Unfortunately the person talking to me was not aware of any more details and we have to wait till the President sign the new Law.

I was surprised to even receive a telephone call from the Russian Consulate but the fact remains No solution was given to my problem and the changes they made to the law on the 2 March is nothing special, just eliminates our need to request an Invitation, which I always got it in less than 2 hours via email at the cost of $20, so no big deal there.

My view is that the Russians are always inflexible in making changes to the old systems to modernise their procedures and in my case they lost a good opportunity to pull the carpet under the European's feet on the forthcoming meeting with the EU in Rostov na danu on the 31 May!

My letter arrived in Moscow very early and with a small amendment to the new law they could exempt me from the Visa requirement for 5 years, same as my wife has now, arrange via the Consulate to issue the visa without any publicity for now and then on the 31 May talks stunt the Europeans with my example and accuse them for inflexibility, where they could show that they do everything on their part to abolish the Visa regime!

But then I have never noticed them to be astute in the Propaganda war abroad!

Before anybody jumps in and dispute my view, may I remind you what they did in the war with Georgia? They let Shakavilly to run rings around their neck and instead of taking with them Western reporters from day one, when they moved in to South Ossetia, they waited 8 days to do it... by then they had lost the propaganda war and was too late to change public opinion in the west!

Never mind one day they may learn that there are many ways to skin a cat!

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 Post subject: Re: Abolishing the Visa requirement for Russia
Post Number:#8  PostPosted: 20 Mar 2010 05:54 
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From the Russian Visa Centre website in LONDON!

Important update:


In view of the changes to the Federal Law "On the procedure of entering and leaving the Russia Federation" on 15th August 1996 № 114-FL effective from 12th March 2010:

1. Applications will be accepted from citizens of the Russia Federation lawfully staying in UK, to issue visas for members of their families who are foreign nationals (spouses, children under the age of 18, incapacitated children of any age) to enable them to enter the territory of the Russian Federation accompanied by the citizen of the Russia Federation, who signed the visa request form.

2. The applications can only be submitted for the issuance of a single entry/double entry private visa effective for up to 3 months with the purpose of visit indicated as "private". The minimum time for processing such applications is 5 working days.

3. Requirements (passport, visa application form, photograph and other supporting documentation must be also provided- please see General Requirements section of this website. The below can only replace a private letter of invitation, issued by a Russian Federal Migration Service agency):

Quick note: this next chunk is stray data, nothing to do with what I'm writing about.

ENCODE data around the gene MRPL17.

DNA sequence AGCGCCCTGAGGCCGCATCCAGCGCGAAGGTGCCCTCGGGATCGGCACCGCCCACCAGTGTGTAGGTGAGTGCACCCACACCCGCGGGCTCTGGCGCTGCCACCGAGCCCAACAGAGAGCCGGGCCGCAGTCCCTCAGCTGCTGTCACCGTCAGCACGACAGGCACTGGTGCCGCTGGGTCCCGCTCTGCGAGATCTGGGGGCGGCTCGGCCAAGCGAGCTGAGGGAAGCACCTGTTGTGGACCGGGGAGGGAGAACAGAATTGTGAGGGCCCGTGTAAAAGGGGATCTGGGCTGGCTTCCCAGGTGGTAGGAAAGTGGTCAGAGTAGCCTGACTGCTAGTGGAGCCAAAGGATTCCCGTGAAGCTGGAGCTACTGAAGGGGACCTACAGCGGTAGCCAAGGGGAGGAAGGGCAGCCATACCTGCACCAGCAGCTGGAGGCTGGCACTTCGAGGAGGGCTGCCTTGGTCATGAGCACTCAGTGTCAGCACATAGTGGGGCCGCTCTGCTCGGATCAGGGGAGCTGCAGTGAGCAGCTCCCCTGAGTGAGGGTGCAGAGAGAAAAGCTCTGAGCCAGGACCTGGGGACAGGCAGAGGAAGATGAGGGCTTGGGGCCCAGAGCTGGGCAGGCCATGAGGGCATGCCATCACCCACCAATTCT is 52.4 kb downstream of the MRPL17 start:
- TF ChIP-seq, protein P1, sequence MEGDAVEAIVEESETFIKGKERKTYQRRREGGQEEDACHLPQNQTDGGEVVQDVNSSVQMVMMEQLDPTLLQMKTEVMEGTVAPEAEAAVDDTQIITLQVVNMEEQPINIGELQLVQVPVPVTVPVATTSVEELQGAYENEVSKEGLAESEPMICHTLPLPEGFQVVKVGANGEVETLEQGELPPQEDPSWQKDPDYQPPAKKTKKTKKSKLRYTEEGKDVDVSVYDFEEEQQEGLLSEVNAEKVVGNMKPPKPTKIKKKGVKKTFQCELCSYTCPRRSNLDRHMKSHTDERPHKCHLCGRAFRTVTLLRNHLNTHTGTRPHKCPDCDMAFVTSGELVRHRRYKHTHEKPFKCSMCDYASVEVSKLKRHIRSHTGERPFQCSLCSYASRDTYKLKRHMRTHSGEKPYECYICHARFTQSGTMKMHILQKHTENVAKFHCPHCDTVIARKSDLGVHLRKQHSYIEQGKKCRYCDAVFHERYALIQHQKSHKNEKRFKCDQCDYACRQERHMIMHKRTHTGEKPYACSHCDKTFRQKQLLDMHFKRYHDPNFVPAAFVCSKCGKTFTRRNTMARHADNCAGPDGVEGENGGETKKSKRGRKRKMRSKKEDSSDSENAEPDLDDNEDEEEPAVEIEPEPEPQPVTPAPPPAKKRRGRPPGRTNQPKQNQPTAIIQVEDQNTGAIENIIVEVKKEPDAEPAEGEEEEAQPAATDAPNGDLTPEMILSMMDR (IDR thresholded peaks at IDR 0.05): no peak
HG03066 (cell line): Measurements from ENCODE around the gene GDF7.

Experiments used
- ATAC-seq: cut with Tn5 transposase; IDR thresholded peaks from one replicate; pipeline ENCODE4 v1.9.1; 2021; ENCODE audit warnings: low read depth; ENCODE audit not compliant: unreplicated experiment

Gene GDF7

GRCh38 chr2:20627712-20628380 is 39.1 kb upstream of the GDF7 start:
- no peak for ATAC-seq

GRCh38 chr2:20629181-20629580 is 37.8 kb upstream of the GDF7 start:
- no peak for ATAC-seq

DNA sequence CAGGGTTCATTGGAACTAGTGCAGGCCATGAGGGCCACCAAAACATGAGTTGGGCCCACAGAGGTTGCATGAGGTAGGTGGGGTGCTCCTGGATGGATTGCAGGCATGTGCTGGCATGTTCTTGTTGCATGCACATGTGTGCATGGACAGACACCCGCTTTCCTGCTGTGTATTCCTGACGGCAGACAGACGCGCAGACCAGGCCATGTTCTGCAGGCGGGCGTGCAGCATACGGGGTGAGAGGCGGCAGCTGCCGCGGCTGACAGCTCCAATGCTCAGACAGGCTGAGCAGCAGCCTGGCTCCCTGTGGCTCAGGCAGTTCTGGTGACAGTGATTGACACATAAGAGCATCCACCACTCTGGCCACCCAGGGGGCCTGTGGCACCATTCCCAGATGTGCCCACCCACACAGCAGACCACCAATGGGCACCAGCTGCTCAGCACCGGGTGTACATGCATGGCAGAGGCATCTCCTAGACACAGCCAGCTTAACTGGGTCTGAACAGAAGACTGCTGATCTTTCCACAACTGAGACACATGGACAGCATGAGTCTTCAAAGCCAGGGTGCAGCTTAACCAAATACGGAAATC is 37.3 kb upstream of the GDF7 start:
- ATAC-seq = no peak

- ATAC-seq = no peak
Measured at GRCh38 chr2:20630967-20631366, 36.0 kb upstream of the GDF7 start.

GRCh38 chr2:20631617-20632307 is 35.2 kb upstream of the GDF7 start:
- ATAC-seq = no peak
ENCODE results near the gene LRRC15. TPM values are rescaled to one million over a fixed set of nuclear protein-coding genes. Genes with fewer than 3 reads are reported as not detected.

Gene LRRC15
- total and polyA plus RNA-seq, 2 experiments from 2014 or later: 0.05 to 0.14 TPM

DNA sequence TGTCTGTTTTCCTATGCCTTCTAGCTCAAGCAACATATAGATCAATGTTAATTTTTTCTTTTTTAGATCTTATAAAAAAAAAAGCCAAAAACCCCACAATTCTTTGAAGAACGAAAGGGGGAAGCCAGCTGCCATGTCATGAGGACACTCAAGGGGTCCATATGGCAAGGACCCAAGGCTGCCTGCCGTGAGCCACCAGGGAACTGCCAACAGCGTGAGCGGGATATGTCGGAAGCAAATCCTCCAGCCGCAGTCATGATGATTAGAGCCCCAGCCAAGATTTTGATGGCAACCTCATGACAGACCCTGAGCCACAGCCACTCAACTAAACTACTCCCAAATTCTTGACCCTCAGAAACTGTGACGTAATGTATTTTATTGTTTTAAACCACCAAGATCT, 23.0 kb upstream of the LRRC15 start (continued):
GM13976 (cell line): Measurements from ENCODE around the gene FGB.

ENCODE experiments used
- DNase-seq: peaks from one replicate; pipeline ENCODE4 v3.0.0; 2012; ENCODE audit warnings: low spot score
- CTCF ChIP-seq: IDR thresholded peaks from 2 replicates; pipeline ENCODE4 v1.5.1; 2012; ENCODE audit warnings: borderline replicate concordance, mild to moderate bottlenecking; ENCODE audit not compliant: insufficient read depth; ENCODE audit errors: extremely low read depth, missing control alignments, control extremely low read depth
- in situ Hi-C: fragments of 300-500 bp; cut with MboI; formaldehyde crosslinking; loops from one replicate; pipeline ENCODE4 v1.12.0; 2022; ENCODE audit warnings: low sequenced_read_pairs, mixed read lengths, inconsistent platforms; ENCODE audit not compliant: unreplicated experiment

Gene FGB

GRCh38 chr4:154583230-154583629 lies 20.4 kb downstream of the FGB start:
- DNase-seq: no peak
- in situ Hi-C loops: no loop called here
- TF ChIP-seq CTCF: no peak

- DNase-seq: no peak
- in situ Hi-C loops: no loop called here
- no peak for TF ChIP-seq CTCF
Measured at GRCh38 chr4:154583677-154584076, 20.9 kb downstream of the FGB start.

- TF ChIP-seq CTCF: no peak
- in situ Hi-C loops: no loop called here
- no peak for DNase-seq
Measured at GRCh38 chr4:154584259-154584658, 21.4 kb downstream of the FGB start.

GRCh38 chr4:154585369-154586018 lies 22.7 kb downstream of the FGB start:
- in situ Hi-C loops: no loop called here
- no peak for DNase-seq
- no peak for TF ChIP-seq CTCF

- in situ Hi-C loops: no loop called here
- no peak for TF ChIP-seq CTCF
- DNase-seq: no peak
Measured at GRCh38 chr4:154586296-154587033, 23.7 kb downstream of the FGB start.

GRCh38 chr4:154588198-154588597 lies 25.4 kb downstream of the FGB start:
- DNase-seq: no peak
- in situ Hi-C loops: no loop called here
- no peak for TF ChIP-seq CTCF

1.) Citizen of the Russia Federation must be present in person at the time of application submission to sign the visa request form (this must be signed with presence of the Visa Centre officer). Hence, no postal application can be accepted. Presence of their family members is not required.

2.) Documents confirming the kinship with a citizen of the Russian Federation should be provided. Only originals or legalized photocopies of marriage certificate (for spouses), birth/adoption certificate (for children), birth/adoption certificate and the medical certificate confirming incapacity (for incapacitated children of any age) must be provided together with copies of the valid passport and proof of the lawful stay in UK of the citizen of the Russian Federation.

3.) The procedure of the migration registration implies informing (notifying) a relevant territorial office of the Federal Migration Service of a foreign citizen's arrival to the place of sojourn and must be carried out in the course of three working days after his/her arrival to the Russian Federation, accompanied by the citizen of Russia Federation who signed the visa request form.
No changes here either!

In a nutshell the Russians make things more complicated
than easier, despite their claims before!


It will cost me more in train tickets to go to London, than applying for a tourist visa by post and paying for an invitation letter by email

I must not forget to write a [thanks.gif] letter to Dima, the President for his help!

[angry.gif]

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 Post subject: Obtaining a Russian visa for husbands and children
Post Number:#  PostPosted: 20 Mar 2010 10:58 
I've just received a mailshot from the Russian Consulate in London with the information on the new procedure of obtaining Russian visas for husbands/wives and children of Russian citizens living in the UK. The Russian citizens can now lodge applications themselves without any invitations. All that is needed is for the Russian citizen to come to the Consulate in person, fill in a request and present original or notarised copies of the documents confirming their relationship (marriage or birth certificate). Plus passport copies.

The full text of the article is here:

http://www.rusemblon.org/ShowArticle.aspx?ID=83

Post was merged because the information appears already above here!

Luckyspin


  
 
 Post subject: Re: Abolishing the Visa requirement for Russia
Post Number:#10  PostPosted: 20 Mar 2010 14:45 
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Yannis, [thanks.gif] for the update.
Yelena, [thanks.gif] for the update.

Question for all.

Does anybody know how this will affect those that their spouse resides in Russia.